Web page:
Northern chef takes culinary skills to Bobby Flay show


Northern Hotel

Don’t take a knife to a gun fight, they say. But to a cooking contest? That’ll work. Tim Freeman, executive chef at the TEN restaurant in the Northern Hotel, appears Jan. 21 on “Beat Bobby Flay,” on the Food Network.

Tim Freeman, executive chef at the Northern Hotel’s TEN restaurant in downtown Billings, wasn’t a fan of Bobby Flay growing up. In Flay’s television shows and in his best-selling books, Freeman said, he came across as arrogant and cocky.

But on Jan.21, Freeman will appear on Flay’s cooking show, “Beat Bobby Flay,” on the Food Network.

“Everything comes back around again,” Freeman said. “Here I was, 37 at the time, looking Bobby Flay in the eye.”

Flay’s Food Network show pits two chefs against each other to create a dish containing a secret ingredient of Flay’s choosing. The winner gets to challenge Flay with his or her surprise signature dish.

When Freeman had the chance to meet Flay, he discovered the Food Network chef wasn’t at all like the person he expected.

“He was a very nice guy, very easy to talk to,” Freeman said. “He was just a chef.”

Well, a very busy chef. While meeting Freeman to welcome him on his television show, he was answering phone calls, receiving and replying to emails and talking with his assistant.

“He was everywhere,” Freeman said, and he figured this was a good sign for the competition. At the time, Freeman thought, “This could work out perfect for me. His head is not in the game.”

Between takes during the filming of the show, Freeman had the chance to speak with Flay.

“I asked, ‘Why aren’t you on a beach somewhere drinking margaritas and enjoying your life?’ He said to me, ‘I owe it to the people who got me where I am. If I were to stop working, they would stop working.’”

An executive producer on many of the Food Network’s shows, Flay presides over a sprawling empire. It’s a beast he has to keep feeding.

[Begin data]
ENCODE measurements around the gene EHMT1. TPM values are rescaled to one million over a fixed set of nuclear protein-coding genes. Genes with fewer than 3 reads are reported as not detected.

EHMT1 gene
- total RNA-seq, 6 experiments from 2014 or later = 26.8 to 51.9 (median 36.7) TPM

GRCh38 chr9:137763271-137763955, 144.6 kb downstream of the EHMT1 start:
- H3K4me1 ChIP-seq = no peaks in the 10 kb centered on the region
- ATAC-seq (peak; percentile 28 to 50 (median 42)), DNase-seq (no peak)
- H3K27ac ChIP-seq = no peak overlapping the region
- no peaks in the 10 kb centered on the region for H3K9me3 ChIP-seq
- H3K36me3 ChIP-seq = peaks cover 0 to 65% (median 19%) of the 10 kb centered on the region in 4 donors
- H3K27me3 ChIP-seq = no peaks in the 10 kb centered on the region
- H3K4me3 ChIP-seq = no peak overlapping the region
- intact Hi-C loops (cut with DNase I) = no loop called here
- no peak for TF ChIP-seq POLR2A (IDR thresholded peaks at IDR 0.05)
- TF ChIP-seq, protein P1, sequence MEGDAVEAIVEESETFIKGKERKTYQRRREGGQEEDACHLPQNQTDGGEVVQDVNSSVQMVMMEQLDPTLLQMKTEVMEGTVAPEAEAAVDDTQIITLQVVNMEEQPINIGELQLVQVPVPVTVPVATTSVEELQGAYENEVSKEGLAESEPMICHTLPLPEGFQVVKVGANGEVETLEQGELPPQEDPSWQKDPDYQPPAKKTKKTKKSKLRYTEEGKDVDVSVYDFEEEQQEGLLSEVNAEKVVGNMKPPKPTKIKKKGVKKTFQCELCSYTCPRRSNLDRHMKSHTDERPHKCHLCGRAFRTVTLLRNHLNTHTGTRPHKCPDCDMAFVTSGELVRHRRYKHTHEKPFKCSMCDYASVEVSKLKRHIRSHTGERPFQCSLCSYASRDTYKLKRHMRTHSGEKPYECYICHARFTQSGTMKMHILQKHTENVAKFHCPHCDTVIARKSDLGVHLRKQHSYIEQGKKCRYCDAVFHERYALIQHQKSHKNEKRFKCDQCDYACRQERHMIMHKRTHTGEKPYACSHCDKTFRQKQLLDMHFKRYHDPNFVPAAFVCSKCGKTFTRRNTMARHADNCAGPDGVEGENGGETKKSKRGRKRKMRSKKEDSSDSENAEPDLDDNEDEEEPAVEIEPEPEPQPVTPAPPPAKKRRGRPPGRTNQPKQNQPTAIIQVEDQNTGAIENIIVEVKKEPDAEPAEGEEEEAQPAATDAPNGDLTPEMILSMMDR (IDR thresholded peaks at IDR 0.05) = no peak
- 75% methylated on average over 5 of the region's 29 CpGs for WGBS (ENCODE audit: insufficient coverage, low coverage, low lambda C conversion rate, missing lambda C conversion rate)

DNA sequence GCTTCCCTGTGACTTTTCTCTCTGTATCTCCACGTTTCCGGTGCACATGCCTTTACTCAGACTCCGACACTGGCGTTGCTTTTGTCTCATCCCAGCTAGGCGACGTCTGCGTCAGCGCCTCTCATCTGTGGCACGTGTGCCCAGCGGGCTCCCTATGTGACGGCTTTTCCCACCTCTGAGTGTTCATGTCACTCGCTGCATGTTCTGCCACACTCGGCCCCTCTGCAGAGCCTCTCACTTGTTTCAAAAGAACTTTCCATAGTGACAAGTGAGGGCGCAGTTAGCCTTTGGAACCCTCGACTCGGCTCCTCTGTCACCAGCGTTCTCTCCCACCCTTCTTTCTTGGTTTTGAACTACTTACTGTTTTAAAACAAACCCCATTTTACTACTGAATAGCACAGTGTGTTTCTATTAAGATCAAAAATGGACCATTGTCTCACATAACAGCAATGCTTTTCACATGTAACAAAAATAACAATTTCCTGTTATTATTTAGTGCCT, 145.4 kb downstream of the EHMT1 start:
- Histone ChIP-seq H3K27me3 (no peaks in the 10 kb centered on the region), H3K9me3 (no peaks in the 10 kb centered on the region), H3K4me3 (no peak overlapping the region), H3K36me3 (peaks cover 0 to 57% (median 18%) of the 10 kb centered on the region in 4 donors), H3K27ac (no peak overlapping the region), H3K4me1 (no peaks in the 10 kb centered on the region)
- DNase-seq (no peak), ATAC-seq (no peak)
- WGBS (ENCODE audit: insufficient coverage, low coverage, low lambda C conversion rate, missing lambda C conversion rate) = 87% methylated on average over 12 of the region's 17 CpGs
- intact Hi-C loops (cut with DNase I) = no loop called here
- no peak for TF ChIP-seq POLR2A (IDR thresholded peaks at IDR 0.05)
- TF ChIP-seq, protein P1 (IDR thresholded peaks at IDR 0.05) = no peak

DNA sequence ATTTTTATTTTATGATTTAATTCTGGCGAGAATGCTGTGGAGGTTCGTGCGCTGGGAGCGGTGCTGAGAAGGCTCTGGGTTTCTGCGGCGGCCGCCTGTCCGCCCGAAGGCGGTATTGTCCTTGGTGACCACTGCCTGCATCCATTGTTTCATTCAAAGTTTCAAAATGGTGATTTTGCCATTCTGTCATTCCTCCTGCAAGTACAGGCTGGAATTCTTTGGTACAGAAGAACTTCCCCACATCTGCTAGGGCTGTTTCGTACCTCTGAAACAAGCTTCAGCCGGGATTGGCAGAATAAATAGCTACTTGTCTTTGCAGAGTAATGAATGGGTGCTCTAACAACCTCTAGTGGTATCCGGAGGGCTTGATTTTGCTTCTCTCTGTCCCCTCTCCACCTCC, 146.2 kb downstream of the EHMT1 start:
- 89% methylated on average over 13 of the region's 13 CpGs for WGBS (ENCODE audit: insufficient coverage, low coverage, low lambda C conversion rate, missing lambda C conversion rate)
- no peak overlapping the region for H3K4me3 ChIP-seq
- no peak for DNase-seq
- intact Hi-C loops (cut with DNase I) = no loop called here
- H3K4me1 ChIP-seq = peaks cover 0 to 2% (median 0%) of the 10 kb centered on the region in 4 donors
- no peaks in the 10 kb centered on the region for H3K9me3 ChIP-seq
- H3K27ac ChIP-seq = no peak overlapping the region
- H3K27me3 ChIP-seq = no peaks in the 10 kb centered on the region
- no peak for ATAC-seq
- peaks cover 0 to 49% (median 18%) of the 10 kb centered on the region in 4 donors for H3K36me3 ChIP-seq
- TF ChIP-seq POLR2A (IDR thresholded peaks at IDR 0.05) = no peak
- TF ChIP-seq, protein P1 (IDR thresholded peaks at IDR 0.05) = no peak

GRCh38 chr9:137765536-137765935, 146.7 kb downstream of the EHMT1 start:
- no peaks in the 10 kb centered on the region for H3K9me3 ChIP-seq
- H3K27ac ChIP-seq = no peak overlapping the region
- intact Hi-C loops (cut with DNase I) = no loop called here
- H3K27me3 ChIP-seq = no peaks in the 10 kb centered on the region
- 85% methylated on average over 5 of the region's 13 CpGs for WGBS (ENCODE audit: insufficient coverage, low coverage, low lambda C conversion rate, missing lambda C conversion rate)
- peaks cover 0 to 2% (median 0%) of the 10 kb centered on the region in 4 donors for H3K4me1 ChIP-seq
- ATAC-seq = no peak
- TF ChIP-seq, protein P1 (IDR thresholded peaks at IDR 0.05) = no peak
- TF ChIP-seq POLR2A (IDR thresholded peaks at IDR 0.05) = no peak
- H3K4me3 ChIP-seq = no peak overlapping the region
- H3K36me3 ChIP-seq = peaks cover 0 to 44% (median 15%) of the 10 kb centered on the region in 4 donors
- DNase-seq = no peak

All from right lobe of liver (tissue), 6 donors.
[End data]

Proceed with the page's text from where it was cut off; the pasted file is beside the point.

“I gained a new level of respect for him,” Freeman said.

Freeman began cooking at age 14. He grew up as the oldest of three boys. He recalls opening the fridge and seeing nothing to eat, but his mother could open the same fridge door and whip something up for the family.

“She could throw a couple ingredients together and make something pretty darn good,” he said. Freeman fondly recalls time spent in the kitchen with his mother. “We could cook together,” he said. “It was therapeutic.”

Freeman didn’t know his biological father. His mother, who died in a car accident 16 years ago, left his father when she was pregnant “out of fear for her life,” Freeman said. “He beat her up, kicked her in the stomach. This was a nightly thing.”

Freeman has an intense love of cooking, a passion he wants to share with others. Growing up the son of a battered woman, he knows how important a basic skill, like cooking, can be in changing a person’s life.

“It helps people take care of themselves,” he said. “It instills self-respect.”


Anna Paige

One of Freeman’s dishes: A Walk In The Woods— mushroom soil, foraged mushrooms, pine salt, trout roe, duck terrine, fresh burgundy truffles.

The process of cooking can teach integrity, respect, time-management, budgeting and self-sufficiency, among other life skills. And cooking requires tools and equipment, ingredients, time, and the knowledge of what to do to put together a successful meal.

In partnership with the Center for Children and Families, Freeman will be conducting cooking lessons for battered women and youths who are aging out of the system. The center is a Billings-based advocacy nonprofit focused on the well-being of children in foster care and state treatment, single moms and pregnant women in crisis.

Though clients of the center receive much support as they make the transition back into the community, they can lack basic knowledge of nutrition and cooking skills.

Classes will focus on cooking basics, and equipping participants with skills to be able to enter the workforce and join a kitchen. “When I teach classes, I’m thinking about how this person can better their life. I’m getting the chance to change someone’s story,” Freeman said. “I lived through it. You can change your story.”

Freeman’s favorite place to eat is at home. “I like to cook my food. I like my wife to cook my food. I like my kids to eat our foods.” Growing up, he recalls a diet of hot dogs, bologna, PBJ, and chicken nuggets.

Given the opportunity, Freeman’s 2-year-old son eats Thai food, Spanish dishes, European-inspired cuisine, Indian food and more.

“There is nothing he doesn’t eat,” Freeman said. “He loves to watch me cook.”

Family is sanctuary for Freeman, his grounding force. “My wife and I talk so much about making our family strong, because neither of us had that.”

Want to know if Freeman came out on top? You can catch him Jan. 21 at 8 p.m. MST on Season 7 of the Food Network’s “Beat Bobby Flay.”

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